“There have been many successes and progress in the environment. But this is the year that climate change, toxins in our drinking water, and dirty water have really hit New Jersey hard. We saw climate impacts with sunny day flooding, sea level rise, storm surges, and more pollution in our waterways. Our water systems were contaminated with lead and chemicals like PFOAS. Newark’s drinking water had record levels of lead this year, and we had 70 suspected and 39 confirmed harmful algal blooms in New Jersey. Invasive clinging jellyfish were found in larger numbers in our bays and rivers. A DEP report showed that we can only consume 38% of our drinking water supply because of contamination and pollution. The report also showed that only 5% of our streams and rivers meet criteria for fishing and swimming.

 

“We had a lot of environmental wins this year. Environmental victories this year include the implementation of New Jersey’s smoking ban for public beaches and state parks, the closing of our last coal-fired power plant B.L. England, and the DEP’s purchase of Holley Farm to preserve it. The U.S. Court of Appeals for the Third Circuit reversed approval of the PennEast Pipeline, slowing them down for two years and perhaps stopping the project or causing it to be rerouted. The BPU granted the state’s first offshore wind solicitation of 1,100 megawatts and Governor Murphy raised NJ’s offshore wind goal to 7,500 megawatts by 2035. Governor Murphy also came out against the Meadowlands Power Plant, although he has yet to take any action to stop it.

 

“There have been many environmental lows this year. The Murphy Administration has still failed to repeal a single Christie-era rule. Lead levels in Newark’s drinking water reached a record 52 parts per billion, which is over ten times the federal limit. The DEP signed off on a weak Stormwater Rule and also granted permits for the Roseland Compressor Station. NJ Sierra Club is suing BPU and Pinelands Commission for approving the SRL pipeline, but NJ refuses to issue a stay which means the pipeline could be built before we have a chance to stop it in court. Murphy has redefined clean energy to include dirty energy, the Solar Program is close to crashing because of the cost cap, and NJ Transit is rated the worst in the nation. New Jersey is also 10th in the nation for environmental staff reductions, with fewer DEP staff now than under Christie.

 

“Climate change is here, and it is only getting worse.  A recent DEP study projects dramatic sea-level rise in New Jersey of up to 8.8 feet over 2000 levels by 2100. Instead of limiting development and pulling back from building on flood-prone areas, we are putting more homes in flood risk zones. According to a new Zillow report, New Jersey is developing in flood prone areas faster than any other state. We are still using Christie-era rules like the Flood Hazard Rules, Waiver Rules, Stormwater Rules, and CAFRA rules that encourage development and cause more flooding and pollution. We are also still the only state in the region without a Climate Adaptation and Mitigation Plan.

 

“New Jersey needs to reduce greenhouse gas emissions to help mitigate climate change impacts. There are currently over a dozen new fossil fuel infrastructure projects in New Jersey that will increase emissions by over 32%. Last year, we formed a coalition called Empower New Jersey that now has over 90 groups. The coalition has been calling on Governor Murphy to put a moratorium on new fossil fuel projects until we have the programs and standards in place to achieve our 100% clean energy goals. So far, Murphy has not been willing to put a moratorium on these projects. Our state can be a national leader in clean energy and green jobs if we aggressively move forward with renewable energy.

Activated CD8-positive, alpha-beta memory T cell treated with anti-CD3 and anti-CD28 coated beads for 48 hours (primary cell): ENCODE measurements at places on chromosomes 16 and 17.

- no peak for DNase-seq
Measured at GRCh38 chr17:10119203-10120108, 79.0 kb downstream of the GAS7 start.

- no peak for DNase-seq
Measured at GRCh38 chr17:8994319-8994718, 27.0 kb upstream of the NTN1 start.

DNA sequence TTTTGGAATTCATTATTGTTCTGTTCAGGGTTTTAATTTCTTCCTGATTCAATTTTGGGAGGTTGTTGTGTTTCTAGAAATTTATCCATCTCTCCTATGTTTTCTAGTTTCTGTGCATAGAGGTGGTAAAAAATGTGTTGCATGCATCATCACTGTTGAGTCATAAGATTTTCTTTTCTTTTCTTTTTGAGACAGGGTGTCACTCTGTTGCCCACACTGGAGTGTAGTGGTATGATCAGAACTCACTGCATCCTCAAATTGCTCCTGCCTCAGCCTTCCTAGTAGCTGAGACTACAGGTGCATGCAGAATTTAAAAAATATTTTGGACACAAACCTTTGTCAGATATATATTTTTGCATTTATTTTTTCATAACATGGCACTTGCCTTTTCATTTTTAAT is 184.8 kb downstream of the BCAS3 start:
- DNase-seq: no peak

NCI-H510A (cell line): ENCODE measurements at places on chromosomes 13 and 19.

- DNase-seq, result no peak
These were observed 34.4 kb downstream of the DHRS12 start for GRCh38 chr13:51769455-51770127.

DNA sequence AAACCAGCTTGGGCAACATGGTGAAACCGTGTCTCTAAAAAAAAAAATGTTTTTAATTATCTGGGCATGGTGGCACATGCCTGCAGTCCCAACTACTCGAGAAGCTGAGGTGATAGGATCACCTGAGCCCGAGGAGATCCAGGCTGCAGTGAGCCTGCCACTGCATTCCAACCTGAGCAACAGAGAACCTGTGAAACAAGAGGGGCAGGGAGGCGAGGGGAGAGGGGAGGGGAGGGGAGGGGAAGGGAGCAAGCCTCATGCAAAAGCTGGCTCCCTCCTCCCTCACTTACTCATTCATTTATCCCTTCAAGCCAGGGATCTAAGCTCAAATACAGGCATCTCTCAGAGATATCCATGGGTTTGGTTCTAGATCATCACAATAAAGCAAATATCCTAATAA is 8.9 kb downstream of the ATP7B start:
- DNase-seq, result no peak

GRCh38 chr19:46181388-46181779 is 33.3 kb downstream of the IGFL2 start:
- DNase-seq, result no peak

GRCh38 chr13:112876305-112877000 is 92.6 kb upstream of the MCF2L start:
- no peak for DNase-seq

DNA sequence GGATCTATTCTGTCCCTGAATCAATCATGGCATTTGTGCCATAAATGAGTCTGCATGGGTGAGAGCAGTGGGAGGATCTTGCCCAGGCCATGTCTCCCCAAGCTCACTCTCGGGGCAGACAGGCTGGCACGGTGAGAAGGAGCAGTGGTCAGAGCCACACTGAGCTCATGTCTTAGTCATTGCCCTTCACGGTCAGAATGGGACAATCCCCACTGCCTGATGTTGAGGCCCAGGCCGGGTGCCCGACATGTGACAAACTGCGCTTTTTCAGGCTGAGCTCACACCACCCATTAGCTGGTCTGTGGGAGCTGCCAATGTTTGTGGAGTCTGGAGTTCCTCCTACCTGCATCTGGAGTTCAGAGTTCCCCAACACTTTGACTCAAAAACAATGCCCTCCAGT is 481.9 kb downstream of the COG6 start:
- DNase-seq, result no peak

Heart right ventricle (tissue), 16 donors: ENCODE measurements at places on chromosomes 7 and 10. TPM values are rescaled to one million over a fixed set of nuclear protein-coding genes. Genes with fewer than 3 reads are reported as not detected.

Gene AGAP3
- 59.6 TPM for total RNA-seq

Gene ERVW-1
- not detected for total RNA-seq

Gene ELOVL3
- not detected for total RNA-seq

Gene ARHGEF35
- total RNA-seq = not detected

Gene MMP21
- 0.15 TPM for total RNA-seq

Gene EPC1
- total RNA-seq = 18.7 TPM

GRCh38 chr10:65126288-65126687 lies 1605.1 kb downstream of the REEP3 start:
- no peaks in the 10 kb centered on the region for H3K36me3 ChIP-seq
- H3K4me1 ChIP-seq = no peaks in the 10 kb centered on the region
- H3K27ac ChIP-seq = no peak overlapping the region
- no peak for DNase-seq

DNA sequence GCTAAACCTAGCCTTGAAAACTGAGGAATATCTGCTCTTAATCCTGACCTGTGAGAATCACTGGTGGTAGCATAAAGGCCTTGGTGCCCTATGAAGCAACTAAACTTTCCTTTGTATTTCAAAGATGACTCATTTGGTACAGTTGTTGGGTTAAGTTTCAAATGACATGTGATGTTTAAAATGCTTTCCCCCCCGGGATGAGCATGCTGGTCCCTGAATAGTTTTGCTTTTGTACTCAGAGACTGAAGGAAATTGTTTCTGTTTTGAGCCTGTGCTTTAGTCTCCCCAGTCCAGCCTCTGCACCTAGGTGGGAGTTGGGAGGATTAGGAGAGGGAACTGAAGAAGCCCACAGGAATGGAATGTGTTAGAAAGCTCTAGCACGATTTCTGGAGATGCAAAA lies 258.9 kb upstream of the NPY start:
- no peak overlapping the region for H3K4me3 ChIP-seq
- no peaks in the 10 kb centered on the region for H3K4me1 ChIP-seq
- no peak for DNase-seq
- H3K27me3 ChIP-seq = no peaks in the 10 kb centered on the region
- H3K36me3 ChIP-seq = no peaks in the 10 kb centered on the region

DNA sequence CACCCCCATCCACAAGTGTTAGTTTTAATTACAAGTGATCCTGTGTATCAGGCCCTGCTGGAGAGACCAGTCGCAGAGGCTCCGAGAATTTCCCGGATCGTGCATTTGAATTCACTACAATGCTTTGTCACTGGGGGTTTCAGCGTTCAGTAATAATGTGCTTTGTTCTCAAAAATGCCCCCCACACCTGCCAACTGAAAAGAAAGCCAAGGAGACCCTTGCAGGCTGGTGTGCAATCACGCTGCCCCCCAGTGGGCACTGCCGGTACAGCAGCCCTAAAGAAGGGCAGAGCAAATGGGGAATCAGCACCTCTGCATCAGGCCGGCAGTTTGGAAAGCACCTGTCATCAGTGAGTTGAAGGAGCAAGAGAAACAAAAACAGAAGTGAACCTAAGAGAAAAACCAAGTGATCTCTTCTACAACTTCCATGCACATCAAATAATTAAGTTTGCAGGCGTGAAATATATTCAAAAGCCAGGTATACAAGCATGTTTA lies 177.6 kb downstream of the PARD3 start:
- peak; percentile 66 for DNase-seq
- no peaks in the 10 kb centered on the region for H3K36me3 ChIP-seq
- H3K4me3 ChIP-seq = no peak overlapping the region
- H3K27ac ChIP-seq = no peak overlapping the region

“Governor Murphy’s draft Energy Master Plan does not address the urgency and existential threat that we are facing. The Governor has made a commitment for 100% clean energy by 2050, but instead of trying to meet that commitment he has changed the definition of clean energy to dirty energy. He redefined clean energy to include natural gas, fossil fuel plants with carbon sequestration, nuclear power plants, incinerators, biomass, carbon credits and offsets. The Plan fails to mention the 15 fossil fuel projects in the state, which means that New Jersey supports moving forward with these projects even though they will undermine GHG reductions and renewable energy.

 

“This was a record year for algae blooms and closed lakes. The DEP failed to clean up our lakes and get rid of this problem. They need to reverse Christie’s rollbacks, restore New Jersey’s lake management program, and deal with phosphorus. A recent Environmental Working Group report showed levels of cyanotoxins in lakes, rivers, and other water bodies across the country at levels higher than EPA health guidance standards. New Jersey needs to be doing more when it comes to preventing toxic algae blooms in the future. DEP needs to establish stream buffers and enforce real Total Maximum Daily Load (TMDL) standards that limit pollutants in our lakes. We also need to reduce overdevelopment and sprawl in environmentally sensitive areas.

 

“Another major water problem we faced this summer was the presence of an invasive species of clinging jellyfish in our waterways. The jellyfish were first spotted in New Jersey in 2016 and have turned up every year since. This is a stinging rebuke of failed policies to deal with overdevelopment and stormwater runoff. Seeing jellyfish in New Jersey waterways like Barnegat Bay and Shrewsbury River is a canary in the coal mine. These jellyfish thrive in warm water and areas with pollution because they need less oxygen than other sea life. The state needs to work to reduce pollution and address climate impacts. We also must work to restore watersheds, wetlands and streams, and preserve environmentally sensitive areas.